15 Jan What is “Broadband”, Anyway?
“Broadband” refers to a network that connects users to digital information or other users. We use one every day we read our e-mail, order something over the Internet, watch Netflix, or visit our children over Facebook. It is a high capacity network, the meaning of “broad.” However, broadband covers a wide variety of networks with an even wider variety of capacities, creating enormous opportunities for confusion. It is rather like the phrase transportation network that can cover everything from city streets to the systems we use for air travel.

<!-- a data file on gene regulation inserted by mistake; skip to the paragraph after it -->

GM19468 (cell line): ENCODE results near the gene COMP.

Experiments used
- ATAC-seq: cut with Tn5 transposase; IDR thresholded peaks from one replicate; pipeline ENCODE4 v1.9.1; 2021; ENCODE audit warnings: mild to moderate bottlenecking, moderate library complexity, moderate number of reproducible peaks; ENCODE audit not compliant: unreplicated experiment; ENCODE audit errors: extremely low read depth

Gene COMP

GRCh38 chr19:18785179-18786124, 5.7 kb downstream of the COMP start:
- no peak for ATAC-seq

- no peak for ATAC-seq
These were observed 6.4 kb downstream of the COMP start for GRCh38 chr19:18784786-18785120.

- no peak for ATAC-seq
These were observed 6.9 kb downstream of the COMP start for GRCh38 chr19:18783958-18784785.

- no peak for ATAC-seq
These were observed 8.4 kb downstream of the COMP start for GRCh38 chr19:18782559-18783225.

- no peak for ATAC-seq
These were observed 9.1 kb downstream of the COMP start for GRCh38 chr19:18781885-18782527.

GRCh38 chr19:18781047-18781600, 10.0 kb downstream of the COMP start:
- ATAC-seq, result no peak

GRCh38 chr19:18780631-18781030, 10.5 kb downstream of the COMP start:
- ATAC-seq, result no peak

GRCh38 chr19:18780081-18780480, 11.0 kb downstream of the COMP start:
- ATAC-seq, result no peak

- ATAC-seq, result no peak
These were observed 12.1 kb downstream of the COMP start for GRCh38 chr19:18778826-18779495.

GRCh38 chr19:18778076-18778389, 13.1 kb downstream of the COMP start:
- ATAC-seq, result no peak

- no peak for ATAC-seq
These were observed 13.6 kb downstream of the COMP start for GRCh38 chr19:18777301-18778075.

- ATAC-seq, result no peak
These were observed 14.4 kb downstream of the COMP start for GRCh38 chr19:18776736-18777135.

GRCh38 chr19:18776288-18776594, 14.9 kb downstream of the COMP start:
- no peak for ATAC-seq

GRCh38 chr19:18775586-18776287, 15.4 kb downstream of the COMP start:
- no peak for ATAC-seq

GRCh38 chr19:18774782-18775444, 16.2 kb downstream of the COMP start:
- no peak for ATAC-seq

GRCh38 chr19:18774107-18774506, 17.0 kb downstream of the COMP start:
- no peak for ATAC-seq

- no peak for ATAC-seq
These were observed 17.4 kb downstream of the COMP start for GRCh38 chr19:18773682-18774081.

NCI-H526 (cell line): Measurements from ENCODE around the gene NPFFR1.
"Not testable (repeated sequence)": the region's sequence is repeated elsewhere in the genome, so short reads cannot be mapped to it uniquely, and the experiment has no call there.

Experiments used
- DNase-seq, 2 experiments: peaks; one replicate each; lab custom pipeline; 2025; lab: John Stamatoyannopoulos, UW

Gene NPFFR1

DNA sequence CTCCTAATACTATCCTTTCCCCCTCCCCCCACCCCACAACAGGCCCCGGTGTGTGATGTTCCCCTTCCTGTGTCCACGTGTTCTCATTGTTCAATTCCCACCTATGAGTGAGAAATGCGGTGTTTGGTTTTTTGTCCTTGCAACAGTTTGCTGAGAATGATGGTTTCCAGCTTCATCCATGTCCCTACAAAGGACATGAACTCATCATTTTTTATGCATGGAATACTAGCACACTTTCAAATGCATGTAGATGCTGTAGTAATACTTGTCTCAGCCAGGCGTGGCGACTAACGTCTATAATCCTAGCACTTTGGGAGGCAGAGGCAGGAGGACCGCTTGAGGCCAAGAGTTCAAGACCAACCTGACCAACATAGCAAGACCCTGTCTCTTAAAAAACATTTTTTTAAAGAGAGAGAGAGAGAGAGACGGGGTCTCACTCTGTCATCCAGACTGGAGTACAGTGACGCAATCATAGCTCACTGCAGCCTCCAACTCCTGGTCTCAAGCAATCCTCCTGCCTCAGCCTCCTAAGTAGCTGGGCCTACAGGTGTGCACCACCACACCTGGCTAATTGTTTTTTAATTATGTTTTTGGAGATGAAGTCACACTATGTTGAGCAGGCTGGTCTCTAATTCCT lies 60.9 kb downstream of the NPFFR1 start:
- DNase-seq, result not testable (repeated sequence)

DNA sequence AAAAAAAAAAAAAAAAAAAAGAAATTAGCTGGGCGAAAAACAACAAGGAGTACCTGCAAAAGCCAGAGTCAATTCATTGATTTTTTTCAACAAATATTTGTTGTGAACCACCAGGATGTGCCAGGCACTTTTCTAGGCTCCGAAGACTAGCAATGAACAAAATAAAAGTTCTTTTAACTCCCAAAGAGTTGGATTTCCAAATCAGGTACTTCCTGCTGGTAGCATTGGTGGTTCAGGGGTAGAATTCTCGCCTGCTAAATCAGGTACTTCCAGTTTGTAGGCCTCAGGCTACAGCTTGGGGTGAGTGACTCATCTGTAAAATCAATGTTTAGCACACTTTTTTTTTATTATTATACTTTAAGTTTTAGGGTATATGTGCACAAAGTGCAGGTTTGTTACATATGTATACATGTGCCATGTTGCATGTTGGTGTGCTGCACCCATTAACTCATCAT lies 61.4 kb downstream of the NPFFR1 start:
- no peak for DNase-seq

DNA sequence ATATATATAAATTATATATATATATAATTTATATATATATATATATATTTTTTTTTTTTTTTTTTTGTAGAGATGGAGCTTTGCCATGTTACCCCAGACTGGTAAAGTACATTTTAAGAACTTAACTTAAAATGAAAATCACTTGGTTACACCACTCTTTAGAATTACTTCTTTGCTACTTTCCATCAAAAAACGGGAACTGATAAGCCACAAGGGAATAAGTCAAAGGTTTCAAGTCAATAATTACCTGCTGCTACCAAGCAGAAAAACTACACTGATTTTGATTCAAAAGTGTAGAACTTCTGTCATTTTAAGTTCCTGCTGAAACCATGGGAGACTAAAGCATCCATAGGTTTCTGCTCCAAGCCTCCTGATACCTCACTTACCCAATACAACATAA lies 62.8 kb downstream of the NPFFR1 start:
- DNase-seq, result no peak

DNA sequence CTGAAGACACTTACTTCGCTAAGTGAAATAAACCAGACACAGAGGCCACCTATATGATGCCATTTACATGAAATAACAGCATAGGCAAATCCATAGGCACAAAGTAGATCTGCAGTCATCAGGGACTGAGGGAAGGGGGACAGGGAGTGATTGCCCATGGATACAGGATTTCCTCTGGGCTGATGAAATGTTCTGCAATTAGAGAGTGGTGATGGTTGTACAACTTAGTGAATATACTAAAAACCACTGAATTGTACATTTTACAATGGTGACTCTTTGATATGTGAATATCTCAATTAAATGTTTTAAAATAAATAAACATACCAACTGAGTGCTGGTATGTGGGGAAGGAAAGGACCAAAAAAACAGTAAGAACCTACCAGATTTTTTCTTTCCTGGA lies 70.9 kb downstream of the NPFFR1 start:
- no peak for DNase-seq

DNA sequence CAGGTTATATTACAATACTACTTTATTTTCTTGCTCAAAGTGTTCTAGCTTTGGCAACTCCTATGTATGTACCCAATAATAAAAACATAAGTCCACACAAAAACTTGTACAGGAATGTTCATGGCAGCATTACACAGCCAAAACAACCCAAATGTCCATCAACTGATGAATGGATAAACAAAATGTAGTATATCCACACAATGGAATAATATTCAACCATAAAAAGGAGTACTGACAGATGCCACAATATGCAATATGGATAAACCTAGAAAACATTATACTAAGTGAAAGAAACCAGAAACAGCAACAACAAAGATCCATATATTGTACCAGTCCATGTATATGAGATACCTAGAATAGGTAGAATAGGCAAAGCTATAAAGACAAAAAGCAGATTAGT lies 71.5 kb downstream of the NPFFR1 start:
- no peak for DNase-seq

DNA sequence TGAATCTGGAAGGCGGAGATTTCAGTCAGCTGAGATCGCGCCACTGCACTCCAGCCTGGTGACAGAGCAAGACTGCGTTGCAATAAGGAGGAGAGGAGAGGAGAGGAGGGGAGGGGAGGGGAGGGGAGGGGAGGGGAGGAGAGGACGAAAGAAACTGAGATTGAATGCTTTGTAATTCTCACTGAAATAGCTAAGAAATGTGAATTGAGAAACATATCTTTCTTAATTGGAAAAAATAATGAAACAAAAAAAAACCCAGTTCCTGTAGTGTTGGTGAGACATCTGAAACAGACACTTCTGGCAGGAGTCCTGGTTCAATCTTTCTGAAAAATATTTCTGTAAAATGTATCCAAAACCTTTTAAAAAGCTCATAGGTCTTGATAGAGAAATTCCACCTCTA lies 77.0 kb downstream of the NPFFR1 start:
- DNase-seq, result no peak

We have been lucky in the United States to have several ways of creating broadband networks from legacy wiring systems. The system that connects the WiFi router in your home to a remote resource can use old telephone wiring, old cable television wiring, new fiber optic wiring, wireless satellite connections, or wireless mobile network connections. The most common in our region today is old cable tv wires. But the old systems are running out of capacity; the copper wiring has inherent limitations. The future for broadband networks is fiber optic wiring, already connecting twenty million homes in America.